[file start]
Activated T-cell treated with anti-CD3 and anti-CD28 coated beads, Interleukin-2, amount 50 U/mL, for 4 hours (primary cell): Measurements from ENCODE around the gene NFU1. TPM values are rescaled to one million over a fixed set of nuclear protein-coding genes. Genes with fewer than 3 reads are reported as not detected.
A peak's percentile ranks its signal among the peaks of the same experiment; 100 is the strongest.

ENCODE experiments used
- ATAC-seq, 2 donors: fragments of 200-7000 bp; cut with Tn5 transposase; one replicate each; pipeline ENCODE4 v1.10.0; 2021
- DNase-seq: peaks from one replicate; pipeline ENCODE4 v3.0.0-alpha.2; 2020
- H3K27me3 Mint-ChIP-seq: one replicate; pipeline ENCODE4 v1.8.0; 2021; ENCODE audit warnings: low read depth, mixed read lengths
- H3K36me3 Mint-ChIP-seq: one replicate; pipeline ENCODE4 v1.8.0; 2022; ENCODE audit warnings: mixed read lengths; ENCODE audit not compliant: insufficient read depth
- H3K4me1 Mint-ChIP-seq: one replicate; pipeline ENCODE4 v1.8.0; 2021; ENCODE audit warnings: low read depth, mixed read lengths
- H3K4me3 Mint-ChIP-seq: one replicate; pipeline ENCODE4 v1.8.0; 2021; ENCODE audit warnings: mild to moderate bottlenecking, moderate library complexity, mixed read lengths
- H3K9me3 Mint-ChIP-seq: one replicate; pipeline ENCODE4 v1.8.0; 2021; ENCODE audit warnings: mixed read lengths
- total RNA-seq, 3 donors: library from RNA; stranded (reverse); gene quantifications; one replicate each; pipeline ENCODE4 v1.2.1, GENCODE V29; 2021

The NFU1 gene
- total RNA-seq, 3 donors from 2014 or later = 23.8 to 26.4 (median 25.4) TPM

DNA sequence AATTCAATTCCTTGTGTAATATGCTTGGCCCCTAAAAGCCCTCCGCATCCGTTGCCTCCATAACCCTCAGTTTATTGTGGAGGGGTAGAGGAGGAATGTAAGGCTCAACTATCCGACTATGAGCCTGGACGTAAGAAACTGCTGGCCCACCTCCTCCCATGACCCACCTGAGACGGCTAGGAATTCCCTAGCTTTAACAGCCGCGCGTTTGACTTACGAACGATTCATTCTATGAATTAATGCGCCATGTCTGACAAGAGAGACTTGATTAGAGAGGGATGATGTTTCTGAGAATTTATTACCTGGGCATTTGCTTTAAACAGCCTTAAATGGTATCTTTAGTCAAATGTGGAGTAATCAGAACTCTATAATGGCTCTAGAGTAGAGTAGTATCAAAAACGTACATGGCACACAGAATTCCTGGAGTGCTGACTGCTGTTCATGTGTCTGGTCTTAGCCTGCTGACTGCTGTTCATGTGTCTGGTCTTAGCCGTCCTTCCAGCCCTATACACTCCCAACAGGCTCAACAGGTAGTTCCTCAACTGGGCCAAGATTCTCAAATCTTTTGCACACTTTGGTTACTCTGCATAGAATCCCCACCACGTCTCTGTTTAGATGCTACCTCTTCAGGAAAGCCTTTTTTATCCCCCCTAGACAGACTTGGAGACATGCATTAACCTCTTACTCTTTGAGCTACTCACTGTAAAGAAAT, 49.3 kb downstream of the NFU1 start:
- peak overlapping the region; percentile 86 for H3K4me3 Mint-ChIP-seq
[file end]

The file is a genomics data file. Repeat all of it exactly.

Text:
Activated T-cell treated with anti-CD3 and anti-CD28 coated beads, Interleukin-2, amount 50 U/mL, for 4 hours (primary cell): Measurements from ENCODE around the gene NFU1. TPM values are rescaled to one million over a fixed set of nuclear protein-coding genes. Genes with fewer than 3 reads are reported as not detected.
A peak's percentile ranks its signal among the peaks of the same experiment; 100 is the strongest.

ENCODE experiments used
- ATAC-seq, 2 donors: fragments of 200-7000 bp; cut with Tn5 transposase; one replicate each; pipeline ENCODE4 v1.10.0; 2021
- DNase-seq: peaks from one replicate; pipeline ENCODE4 v3.0.0-alpha.2; 2020
- H3K27me3 Mint-ChIP-seq: one replicate; pipeline ENCODE4 v1.8.0; 2021; ENCODE audit warnings: low read depth, mixed read lengths
- H3K36me3 Mint-ChIP-seq: one replicate; pipeline ENCODE4 v1.8.0; 2022; ENCODE audit warnings: mixed read lengths; ENCODE audit not compliant: insufficient read depth
- H3K4me1 Mint-ChIP-seq: one replicate; pipeline ENCODE4 v1.8.0; 2021; ENCODE audit warnings: low read depth, mixed read lengths
- H3K4me3 Mint-ChIP-seq: one replicate; pipeline ENCODE4 v1.8.0; 2021; ENCODE audit warnings: mild to moderate bottlenecking, moderate library complexity, mixed read lengths
- H3K9me3 Mint-ChIP-seq: one replicate; pipeline ENCODE4 v1.8.0; 2021; ENCODE audit warnings: mixed read lengths
- total RNA-seq, 3 donors: library from RNA; stranded (reverse); gene quantifications; one replicate each; pipeline ENCODE4 v1.2.1, GENCODE V29; 2021

The NFU1 gene
- total RNA-seq, 3 donors from 2014 or later = 23.8 to 26.4 (median 25.4) TPM

DNA sequence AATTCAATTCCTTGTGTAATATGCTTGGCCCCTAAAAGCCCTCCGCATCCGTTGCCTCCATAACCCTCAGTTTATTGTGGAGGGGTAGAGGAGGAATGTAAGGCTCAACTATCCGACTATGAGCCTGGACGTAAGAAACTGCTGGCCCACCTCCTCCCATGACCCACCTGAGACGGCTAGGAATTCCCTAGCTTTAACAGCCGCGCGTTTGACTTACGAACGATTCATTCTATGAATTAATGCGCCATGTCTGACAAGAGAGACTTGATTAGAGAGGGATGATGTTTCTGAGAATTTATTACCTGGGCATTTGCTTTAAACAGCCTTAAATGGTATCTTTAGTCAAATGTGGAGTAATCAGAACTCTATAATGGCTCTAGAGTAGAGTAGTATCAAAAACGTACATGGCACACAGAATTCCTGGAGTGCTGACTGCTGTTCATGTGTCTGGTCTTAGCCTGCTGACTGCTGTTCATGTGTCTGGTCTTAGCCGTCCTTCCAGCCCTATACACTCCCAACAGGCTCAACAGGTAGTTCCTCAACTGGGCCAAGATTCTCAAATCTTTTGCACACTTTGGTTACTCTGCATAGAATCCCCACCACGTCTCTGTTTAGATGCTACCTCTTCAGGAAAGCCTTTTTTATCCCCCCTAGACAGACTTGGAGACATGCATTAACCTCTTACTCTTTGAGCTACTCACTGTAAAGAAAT, 49.3 kb downstream of the NFU1 start:
- peak overlapping the region; percentile 86 for H3K4me3 Mint-ChIP-seq